Thursday Buzz: Prevent Meeting Fiascos
Even the best meeting planners will come across these common problems that could lead to disaster. Also: Change up your seating arrangements to get more people engaged.
Have you ever had a meeting speaker cancel at the last minute? Perhaps he or she got an illness or missed a flight. It’s a panic-inducing moment for even the most veteran event planners.
In a recent post, Omnipress’ Big Ideas Blog provides a few recommendations for event-planning disaster scenarios.
To minimize the damage of a missing speaker, be sure to schedule sessions that run concurrently. “If you are presented with a situation where you need to fill an unexpected hole in the schedule, this extra presentation can be moved to fill the gap with minimal disturbance to the rest of the conference,” writes Matt Larson.
A last-minute surge of RSVPs sounds like good news because it means more people will be attending, but unexpected registrations can cause several headaches for event planners who have already ordered printed materials and made deals with vendors. It may be too late for significant vendor changes, so “make sure you order plenty of extra to accommodate the influx of RSVPs that tend to come right before the deadline,” says Larson.
New Ways to Sit
5 Edgy Ideas for Educational Seating #eventprofs https://t.co/aV77uBZq6C via @_ConnectCorp pic.twitter.com/eUPc2xtTpm— Kenes Group (@Kenes_Group) June 15, 2017
We’re all used to the classroom-style seating in educational settings—whether that be at annual meetings or in-house sessions. But you may be able to keep attendants’ attention and better engage them just by shaking up your seating arrangements.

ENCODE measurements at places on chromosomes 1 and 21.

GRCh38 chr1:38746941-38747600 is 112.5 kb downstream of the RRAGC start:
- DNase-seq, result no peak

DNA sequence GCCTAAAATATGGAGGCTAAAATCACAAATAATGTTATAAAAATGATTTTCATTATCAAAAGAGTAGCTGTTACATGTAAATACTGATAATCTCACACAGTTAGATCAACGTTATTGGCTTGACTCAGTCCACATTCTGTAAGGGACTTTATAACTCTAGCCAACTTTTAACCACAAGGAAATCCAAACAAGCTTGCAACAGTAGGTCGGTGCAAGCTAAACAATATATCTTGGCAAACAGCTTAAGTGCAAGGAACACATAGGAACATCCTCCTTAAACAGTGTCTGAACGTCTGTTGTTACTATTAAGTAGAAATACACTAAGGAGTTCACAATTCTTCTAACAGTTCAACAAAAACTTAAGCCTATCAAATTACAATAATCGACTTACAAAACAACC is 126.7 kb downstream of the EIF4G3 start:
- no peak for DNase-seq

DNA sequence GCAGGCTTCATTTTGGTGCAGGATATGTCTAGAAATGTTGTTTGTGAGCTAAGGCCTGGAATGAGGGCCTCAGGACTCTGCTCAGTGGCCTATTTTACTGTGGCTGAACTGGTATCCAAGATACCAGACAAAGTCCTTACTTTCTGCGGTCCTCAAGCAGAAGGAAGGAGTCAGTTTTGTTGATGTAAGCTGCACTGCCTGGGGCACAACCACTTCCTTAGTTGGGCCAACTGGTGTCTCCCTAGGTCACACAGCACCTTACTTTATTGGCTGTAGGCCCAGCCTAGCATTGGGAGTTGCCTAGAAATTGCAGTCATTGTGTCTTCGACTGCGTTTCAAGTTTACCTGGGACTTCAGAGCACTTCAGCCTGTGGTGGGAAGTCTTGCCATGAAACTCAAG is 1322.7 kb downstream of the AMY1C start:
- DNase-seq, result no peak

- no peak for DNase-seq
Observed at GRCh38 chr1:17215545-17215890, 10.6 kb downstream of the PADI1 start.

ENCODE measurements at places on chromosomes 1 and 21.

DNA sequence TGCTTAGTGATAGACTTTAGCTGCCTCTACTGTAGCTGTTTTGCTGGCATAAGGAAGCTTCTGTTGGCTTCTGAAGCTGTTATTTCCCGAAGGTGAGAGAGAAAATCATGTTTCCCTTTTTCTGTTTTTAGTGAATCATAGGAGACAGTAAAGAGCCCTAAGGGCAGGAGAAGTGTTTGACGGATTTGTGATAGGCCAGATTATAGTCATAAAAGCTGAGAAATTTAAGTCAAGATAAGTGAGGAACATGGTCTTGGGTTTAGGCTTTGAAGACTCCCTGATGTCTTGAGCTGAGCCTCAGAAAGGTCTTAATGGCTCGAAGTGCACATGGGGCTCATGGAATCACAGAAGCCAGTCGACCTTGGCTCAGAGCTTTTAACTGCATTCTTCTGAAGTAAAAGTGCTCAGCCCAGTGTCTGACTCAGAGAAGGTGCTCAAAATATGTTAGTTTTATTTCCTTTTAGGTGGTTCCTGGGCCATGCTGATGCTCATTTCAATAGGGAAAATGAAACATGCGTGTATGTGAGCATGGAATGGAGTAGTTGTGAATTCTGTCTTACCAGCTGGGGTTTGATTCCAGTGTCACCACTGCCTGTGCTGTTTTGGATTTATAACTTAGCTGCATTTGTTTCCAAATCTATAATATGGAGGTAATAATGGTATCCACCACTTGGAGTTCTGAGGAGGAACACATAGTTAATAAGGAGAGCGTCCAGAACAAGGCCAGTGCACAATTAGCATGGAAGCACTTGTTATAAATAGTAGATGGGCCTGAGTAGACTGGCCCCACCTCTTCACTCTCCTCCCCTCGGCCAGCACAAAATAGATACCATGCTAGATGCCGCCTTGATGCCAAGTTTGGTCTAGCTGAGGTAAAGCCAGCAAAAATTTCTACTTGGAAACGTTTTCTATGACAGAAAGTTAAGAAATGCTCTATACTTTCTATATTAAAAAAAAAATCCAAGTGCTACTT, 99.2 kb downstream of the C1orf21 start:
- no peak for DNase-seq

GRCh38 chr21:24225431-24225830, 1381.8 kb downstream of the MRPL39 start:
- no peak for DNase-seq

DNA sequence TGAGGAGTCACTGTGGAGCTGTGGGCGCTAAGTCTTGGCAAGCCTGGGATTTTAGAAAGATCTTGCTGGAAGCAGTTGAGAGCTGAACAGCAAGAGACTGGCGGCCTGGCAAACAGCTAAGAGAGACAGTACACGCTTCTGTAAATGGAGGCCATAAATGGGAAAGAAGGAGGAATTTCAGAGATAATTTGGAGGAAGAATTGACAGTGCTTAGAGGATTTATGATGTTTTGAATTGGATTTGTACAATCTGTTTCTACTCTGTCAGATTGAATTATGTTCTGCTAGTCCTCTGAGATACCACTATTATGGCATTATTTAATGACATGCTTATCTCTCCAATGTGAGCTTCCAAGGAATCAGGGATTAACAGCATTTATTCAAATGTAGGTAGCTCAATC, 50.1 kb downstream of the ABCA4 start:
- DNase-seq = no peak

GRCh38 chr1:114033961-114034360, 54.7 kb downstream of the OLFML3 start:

The Connect blog shares several possible seating arrangements to try at your next meeting.
If you’re hosting an educational session in a large room, try multitiered seating. “The idea is to set up decking within a ballroom,” writes Erin Deinzer. “On each tier, consider large beanbag chairs for people to sit on, alongside trays to hold drinks and snacks.”
To ensure that your attendees pay close attention to your speaker, try silent sessions. “Attendees sit on communal couches while they listen to the presentation through headsets—sans any auditory distraction.”
Other Links of Note
Twitter makes big design changes. According to TechCrunch, the updates are an effort to attract new users.
Digital transformation requires vigilance. CMSWire shares tips for staying ahead of the technology curve.
Could your internal team meetings be more productive? Inc. shares three rules for shorter and more effective meetings.